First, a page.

Restomods are popular these days.

And they are big business too.

The market is way, way up right now. Despite covid, the stock market is up, and big money folks have just as much money right now as ever. But because of covid, it seems like they have less to spend it on.

After going through the pandemic, more people are saying “what the hell” and spending big bucks on sentimental or pure enjoyment items. Plus, the used car market has been driven in part by a reduction in the willingness of people to use public or mass transportation.

So we see this convergence of demand, but a fairly tight supply. Folks who build high end restomods have been hit by labor shortages due to covid, just like many industries. Raw materials and parts prices are up.

I have seen some really nice projects lately selling for some really big bucks. And this is one of them.

It started life out as a 1952 Ford F-1 pickup. And the restoration and modification began in 2015.

Boxed frame
Power rack and pinion steering
4-wheel disc brakes
Independent front suspension
Rear 4-link suspension
Woodward vintage instrument clusters
5.0 liter v8 Coyote engine from a 2012 Mustang
TR3650 5-speed manual transmission, stage 2 clutch
3″ exhaust system
Aeromotive fuel pump
8.8″ rear with limited slip

As you can see from the photos, this thing looks incredibly clean. So much thought and effort went into the build, with tons of small details. As crazy as it sounds, the owner says the new stereo system has no speakers. Of all the places to stop, of all the corners to cut, or things that could be left undone I wouldn’t think speakers would’ve been worth having a conversation about.

This thing sold earlier this month for $72,000.

Now look, that’s a lot of money. I get it. For $72k these days, you can buy a lot of car(s). The base price of a new 2022 Porsche Cayman is $60,500. You can buy a mint condition NSX for less than $70k.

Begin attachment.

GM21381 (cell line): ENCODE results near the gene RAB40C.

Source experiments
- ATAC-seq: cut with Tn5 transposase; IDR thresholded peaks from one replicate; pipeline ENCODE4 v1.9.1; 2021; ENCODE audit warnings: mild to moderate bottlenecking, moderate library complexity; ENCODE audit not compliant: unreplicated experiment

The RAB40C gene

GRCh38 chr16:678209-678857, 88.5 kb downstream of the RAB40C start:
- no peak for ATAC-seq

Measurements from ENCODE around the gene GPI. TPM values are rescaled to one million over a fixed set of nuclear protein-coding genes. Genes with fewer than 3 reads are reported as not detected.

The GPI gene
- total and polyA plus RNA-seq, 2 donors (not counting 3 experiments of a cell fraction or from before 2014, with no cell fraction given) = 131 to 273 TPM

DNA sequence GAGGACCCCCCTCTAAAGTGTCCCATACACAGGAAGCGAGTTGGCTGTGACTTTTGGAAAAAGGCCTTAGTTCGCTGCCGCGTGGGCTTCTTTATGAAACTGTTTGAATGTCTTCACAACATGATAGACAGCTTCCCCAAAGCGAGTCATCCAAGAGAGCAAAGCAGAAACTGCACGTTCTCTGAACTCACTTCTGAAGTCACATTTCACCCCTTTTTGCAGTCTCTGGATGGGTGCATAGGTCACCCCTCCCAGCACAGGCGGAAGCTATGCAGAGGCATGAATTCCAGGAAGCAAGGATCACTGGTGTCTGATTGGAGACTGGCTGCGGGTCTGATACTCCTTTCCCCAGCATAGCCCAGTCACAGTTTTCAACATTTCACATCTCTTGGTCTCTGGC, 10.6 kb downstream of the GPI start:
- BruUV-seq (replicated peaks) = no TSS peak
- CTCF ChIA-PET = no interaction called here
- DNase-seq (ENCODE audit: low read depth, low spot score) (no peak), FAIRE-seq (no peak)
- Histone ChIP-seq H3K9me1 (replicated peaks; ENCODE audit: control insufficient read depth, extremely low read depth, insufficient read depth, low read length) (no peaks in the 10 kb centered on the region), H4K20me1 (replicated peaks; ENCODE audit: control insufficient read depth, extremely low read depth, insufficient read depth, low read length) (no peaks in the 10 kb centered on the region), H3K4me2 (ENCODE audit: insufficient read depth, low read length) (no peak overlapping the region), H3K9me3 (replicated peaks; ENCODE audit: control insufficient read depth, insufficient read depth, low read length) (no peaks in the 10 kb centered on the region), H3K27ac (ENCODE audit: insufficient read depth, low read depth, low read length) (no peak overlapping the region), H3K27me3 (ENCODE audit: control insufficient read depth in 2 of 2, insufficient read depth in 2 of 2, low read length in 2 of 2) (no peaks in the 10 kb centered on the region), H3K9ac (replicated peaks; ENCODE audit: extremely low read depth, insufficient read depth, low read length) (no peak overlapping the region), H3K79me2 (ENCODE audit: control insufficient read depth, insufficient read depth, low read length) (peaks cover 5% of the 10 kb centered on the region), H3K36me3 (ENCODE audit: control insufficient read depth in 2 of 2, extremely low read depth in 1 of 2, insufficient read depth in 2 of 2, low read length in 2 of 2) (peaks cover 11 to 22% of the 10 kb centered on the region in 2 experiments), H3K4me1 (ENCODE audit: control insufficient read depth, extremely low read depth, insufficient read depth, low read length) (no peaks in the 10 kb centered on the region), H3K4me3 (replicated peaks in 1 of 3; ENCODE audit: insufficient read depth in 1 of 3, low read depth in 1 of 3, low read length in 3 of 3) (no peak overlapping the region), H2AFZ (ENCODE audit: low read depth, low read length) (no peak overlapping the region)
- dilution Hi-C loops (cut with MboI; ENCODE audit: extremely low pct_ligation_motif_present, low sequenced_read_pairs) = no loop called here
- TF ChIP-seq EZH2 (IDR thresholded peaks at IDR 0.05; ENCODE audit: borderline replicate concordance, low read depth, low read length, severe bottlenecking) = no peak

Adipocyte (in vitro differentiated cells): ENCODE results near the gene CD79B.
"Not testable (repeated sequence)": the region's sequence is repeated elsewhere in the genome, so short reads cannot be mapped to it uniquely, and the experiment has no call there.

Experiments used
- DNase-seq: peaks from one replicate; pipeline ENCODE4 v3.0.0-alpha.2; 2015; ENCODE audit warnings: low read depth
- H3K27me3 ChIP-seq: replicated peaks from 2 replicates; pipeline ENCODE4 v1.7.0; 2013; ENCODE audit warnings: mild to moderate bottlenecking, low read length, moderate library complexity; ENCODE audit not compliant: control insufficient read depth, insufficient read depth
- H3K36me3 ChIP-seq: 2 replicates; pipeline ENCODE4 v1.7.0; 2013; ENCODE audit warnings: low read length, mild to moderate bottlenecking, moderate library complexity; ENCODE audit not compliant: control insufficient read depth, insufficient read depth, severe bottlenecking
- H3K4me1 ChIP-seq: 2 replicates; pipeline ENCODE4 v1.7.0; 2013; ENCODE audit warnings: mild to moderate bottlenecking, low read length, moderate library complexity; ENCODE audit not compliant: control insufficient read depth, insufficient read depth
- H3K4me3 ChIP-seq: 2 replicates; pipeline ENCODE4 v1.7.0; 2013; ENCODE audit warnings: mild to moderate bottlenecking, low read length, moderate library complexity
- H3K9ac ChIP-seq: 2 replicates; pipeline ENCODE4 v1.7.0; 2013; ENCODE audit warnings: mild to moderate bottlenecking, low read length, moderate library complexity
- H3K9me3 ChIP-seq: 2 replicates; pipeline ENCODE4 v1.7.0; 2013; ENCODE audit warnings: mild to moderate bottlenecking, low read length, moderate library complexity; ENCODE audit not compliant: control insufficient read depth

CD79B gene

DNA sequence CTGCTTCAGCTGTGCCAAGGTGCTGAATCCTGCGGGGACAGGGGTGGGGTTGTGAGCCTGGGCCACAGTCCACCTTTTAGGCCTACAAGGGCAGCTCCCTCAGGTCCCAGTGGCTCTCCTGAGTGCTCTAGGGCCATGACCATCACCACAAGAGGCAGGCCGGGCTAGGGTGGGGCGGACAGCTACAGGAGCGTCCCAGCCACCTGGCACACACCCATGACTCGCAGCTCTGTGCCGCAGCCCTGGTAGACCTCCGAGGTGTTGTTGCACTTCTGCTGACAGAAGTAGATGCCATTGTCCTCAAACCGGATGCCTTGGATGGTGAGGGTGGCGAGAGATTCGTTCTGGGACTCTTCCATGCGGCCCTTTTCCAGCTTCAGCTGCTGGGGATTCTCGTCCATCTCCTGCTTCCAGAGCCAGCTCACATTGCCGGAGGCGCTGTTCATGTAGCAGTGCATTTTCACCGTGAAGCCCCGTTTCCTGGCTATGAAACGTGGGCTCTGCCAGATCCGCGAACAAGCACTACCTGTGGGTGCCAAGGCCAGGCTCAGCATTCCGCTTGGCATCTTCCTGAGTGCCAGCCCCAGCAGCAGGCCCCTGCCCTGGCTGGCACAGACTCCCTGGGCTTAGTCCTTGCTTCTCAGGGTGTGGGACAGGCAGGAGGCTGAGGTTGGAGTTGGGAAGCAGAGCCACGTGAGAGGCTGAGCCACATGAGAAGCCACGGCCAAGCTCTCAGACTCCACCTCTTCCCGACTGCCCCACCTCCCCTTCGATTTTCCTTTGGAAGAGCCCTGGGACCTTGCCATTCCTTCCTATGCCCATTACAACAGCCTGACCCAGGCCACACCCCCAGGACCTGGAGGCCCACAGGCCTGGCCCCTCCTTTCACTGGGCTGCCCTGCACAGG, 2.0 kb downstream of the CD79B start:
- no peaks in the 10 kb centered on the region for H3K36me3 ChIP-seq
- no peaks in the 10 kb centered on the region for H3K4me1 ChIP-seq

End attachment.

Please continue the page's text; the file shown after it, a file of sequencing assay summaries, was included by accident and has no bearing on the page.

But if you look at the amount of work that went into this truck, I really don’t think $72k is excessive. I’m going to do a stupid thing here, and put together some estimates:
$7,500 initial truck purchase, doesn’t run and needs work
$3,000 exterior trim, glass, misc parts
$5,000 exterior paint
$3,000 interior refurb, door panels, dash, seats, headliner
$3,000 suspension work front and rear
$2,000 new wooden bed
$1,000 fuel system
$2,000 brake system
$8,000 used Coyote engine
$1,000 engine refurb
$2,000 used transmission
$2,000 custom mounting for engine and trans
$1,000 driveshaft
$1,500 clutch system
$1,500 cooling system
$1,500 wiring and electrical
$1,000 reprogramming and tuning
$3,000 wheels and tires

I’m at $45k, and that really doesn’t include a lot of misc labor. Could you replicate this build for $72K? Maybe. But it would potentially take you months if not years, and some of these parts are only becoming more scarce and expensive every day.

Regardless of the business or money side of things, the build seems awesome, and it would be incredible to spend some time behind the wheel.

As a side note, almost on the same day a crazy restomod of a 1947 Chevy 5-window Flatbed truck with a Cummins 6.7 liter turbo diesel sold for $80,500. Wow. You have to wonder if some of these prices have peaked.

1952 Ford F-1 Pickup Restomod

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